Confab on electoral processes in West Africa opens in Accra

A two-day regional conference, aimed at discussing the progress and retrogression on electoral processes in West Africa opened in Accra yesterday.

The programme, organised by the Southern Voices Network for Peace building brought together participants from Togo, Guinea, Nigeria, Cote d’Ivoire, Burkina Faso and Senegal.

It was in collaboration with civil society organisations (CSO), including the West Africa Network for Peace building (WANEP) with support from the Centre for Democratic Development (CDD), Initiative for Public Policy Analysis (IPPA) and the African Centre for Economic Transformation (ACET).

In his remarks, Executive Director of WANEP, Dr Chukwuemeka Eze noted that political stability and accountability particularly through elections were becoming elusive.

For this reason, he said discussions over alternative futures for Africa had featured at various fora, particularly the need to take all necessary steps to ensure that electoral periods did not undermine or derail developmental gains and priorities.

He bemoaned that very often in many African countries, leaders were not chosen through fair and competitive elections, but rather “we are merely checking boxes”.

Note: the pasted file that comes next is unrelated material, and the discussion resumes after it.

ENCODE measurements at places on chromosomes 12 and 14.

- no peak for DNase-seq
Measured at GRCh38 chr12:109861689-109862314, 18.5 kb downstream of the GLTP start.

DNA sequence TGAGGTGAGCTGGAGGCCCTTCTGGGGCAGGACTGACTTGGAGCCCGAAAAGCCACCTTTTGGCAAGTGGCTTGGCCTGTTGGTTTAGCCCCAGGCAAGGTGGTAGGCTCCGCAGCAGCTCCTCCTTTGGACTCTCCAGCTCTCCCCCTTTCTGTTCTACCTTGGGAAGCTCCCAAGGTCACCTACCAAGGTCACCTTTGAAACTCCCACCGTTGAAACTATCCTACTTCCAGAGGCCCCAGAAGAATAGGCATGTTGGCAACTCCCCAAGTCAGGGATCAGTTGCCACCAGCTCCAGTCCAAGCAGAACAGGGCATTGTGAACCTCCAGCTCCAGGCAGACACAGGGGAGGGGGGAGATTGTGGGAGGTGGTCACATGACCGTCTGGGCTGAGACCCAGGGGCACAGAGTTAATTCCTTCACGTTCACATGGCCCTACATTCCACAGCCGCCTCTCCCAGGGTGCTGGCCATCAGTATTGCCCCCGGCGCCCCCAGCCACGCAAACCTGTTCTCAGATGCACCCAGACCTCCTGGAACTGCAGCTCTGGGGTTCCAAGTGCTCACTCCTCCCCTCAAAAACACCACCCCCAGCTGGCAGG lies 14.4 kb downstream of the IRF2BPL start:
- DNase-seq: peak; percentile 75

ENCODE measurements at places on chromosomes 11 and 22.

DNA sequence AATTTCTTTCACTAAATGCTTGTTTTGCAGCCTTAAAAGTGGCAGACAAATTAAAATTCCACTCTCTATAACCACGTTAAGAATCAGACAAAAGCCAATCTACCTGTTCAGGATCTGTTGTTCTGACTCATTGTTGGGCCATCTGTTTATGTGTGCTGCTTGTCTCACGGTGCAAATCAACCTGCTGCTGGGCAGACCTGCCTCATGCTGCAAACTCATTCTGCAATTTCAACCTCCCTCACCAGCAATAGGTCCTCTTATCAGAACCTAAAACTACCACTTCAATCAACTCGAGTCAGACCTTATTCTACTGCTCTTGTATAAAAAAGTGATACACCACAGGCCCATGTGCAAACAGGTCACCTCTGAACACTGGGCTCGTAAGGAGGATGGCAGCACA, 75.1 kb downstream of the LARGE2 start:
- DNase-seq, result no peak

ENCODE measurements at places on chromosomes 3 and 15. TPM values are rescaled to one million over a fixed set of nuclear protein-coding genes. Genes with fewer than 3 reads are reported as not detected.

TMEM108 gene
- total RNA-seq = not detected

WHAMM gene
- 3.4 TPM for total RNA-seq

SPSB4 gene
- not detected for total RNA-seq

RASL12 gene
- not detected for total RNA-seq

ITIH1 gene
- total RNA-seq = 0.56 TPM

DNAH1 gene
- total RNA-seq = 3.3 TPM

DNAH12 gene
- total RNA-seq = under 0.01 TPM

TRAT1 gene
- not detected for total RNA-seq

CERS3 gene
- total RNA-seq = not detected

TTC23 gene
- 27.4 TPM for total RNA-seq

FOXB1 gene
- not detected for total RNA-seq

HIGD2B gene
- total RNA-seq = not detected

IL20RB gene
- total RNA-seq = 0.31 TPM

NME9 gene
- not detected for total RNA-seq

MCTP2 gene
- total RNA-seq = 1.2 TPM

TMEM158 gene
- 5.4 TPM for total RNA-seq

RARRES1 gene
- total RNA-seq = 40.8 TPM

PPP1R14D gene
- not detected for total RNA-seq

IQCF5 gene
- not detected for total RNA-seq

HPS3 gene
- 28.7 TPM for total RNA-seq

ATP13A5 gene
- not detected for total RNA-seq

This, he said signified a dangerous loop that threatened the essence of any elections, transparency, inclusiveness and accountability.

He expressed worry about the exclusion of the vast majority of the citizenry in political processes which further generated grievances and recourse to violence.

The fiercely competitive nature of party politics, Mr Eze said, had been a factor threatening stability in the sub-region largely because there was a widespread perception of elections as “winner takes all”.

“In spite of all this, we can all rightly take pride in some important strides that have been made. Across the region, a number of political dialogues have been initiated and undertaken with many leading to signify policy reforms in electoral processes in countries such as Benin, Burkina Faso and Ghana,” he added.

According to Mr Eze, the responsibility of ensuring that elections in Africa were free, fair and credible could not be shouldered by the Economic Community for West African States (ECOWAS), African Union (AU) and its member states alone, hence the need for all CSOs and willing political parties to make concerted effort to ensure a resounding success.

On his part, Dr Emmanuel Akwetey, Executive Director of the Institute of Democratic Governance (IDEG) indicated that there was the need for African leaders to take democracy serious.

He explained that since freedom was strengthened by development, it was necessary for development to reach every area on the continent, adding that despite the fact the majority of voters in Africa were impoverished, elected leaders did not focus on implementing measures to improve the lives of the vulnerable in their countries.

“African leaders must not only focus on elections, there must be the zeal to improve the lives of the poor people in the country, especially those living in deprived areas.

These same impoverished individuals make the majority of votes, yet their needs are not met satisfactorily. Democracy cannot be enjoyed without development,” he added.

BY RAISSA SAMBOU                              

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